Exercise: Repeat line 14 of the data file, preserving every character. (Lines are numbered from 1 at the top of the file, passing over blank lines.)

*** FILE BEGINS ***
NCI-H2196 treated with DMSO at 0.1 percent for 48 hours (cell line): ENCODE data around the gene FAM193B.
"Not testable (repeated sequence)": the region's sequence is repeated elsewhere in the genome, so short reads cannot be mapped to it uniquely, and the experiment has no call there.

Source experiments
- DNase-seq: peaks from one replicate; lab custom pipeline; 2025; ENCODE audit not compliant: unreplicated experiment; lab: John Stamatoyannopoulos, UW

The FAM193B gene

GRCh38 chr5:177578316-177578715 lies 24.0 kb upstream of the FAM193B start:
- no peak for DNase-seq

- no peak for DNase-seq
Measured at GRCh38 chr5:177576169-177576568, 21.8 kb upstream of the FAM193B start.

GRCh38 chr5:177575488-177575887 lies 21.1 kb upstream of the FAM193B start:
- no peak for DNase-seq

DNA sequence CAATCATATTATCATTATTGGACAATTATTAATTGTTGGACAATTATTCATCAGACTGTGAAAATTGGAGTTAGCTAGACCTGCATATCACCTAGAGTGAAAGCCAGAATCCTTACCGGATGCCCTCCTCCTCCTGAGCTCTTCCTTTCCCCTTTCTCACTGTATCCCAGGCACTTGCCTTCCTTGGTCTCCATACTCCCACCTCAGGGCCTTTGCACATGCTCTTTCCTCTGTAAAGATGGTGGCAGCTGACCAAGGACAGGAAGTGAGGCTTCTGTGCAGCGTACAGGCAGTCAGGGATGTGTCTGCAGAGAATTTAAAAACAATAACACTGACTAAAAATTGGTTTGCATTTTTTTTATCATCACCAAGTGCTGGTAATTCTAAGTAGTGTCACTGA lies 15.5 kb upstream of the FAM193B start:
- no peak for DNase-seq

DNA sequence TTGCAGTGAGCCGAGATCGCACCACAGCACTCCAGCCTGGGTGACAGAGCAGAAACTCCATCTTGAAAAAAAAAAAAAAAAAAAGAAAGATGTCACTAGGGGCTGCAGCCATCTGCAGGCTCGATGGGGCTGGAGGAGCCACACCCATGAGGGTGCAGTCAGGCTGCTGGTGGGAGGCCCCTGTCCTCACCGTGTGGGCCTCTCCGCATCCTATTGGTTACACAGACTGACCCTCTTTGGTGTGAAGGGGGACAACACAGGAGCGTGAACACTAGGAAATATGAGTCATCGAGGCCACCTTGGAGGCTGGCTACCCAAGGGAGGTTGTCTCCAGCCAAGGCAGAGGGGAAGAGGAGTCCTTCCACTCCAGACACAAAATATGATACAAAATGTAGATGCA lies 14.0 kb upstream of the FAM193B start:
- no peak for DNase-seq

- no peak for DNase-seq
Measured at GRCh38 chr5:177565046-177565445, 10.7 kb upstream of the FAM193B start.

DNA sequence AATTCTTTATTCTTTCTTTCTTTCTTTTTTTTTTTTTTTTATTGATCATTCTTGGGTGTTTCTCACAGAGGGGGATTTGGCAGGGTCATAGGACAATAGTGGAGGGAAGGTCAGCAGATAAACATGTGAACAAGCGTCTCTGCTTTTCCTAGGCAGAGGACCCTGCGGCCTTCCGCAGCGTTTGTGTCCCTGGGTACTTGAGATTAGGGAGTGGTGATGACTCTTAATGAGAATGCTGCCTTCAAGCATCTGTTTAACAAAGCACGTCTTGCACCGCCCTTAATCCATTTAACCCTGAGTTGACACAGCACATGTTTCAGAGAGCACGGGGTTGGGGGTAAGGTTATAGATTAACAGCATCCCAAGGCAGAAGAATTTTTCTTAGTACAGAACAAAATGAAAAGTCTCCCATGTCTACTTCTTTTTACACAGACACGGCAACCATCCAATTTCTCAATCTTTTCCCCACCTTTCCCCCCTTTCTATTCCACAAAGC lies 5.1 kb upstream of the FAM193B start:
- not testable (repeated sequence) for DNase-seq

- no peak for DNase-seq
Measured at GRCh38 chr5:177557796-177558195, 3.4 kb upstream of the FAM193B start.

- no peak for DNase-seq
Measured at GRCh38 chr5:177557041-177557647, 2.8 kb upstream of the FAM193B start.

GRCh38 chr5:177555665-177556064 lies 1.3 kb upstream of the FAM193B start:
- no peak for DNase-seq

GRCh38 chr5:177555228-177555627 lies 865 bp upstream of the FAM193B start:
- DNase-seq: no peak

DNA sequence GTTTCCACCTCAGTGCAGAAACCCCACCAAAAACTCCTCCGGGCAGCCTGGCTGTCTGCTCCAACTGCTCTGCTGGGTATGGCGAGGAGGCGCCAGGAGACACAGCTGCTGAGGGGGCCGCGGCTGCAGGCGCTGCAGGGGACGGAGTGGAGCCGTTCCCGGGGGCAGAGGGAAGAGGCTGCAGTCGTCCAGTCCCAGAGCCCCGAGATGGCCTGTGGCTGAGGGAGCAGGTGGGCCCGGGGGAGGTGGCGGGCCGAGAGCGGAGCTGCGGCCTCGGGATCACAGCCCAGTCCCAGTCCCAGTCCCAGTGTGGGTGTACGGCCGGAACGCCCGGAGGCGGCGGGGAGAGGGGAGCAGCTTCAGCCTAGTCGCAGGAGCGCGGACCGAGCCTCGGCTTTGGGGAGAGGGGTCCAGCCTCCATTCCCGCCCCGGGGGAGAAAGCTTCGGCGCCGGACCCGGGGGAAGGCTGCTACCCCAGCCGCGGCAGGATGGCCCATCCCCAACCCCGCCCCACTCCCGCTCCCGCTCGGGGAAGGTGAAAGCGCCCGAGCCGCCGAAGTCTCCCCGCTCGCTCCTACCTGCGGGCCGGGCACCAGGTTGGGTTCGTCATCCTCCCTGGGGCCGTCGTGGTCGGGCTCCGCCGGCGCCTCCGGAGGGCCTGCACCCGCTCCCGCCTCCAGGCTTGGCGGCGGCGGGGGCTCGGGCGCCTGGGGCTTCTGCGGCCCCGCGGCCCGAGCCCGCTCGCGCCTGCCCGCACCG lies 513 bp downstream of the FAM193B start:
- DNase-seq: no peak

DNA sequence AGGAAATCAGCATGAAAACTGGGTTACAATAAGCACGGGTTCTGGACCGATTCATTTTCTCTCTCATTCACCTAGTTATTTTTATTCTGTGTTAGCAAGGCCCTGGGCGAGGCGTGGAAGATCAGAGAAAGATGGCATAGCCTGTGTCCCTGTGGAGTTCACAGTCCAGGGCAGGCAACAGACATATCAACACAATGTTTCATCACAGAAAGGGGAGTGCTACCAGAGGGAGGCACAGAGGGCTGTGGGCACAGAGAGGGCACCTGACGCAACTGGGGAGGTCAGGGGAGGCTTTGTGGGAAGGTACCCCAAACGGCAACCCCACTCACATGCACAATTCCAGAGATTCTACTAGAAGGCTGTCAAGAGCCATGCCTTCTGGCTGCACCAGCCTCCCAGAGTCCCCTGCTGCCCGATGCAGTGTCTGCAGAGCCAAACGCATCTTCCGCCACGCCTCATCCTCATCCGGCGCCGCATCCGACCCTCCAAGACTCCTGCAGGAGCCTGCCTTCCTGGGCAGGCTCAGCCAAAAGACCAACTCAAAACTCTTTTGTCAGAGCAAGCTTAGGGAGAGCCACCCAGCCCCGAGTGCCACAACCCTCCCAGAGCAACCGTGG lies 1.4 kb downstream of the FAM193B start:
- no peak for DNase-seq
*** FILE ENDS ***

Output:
DNA sequence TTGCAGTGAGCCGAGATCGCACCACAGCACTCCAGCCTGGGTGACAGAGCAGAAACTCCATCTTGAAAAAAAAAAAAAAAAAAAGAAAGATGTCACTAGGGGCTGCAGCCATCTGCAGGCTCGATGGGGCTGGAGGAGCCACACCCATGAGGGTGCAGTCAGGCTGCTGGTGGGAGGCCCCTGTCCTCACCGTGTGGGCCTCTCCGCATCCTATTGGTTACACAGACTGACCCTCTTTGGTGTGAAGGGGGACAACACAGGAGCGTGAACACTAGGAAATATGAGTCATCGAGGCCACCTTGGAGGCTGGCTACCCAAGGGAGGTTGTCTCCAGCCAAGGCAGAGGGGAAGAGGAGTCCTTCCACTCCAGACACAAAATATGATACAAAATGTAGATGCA lies 14.0 kb upstream of the FAM193B start: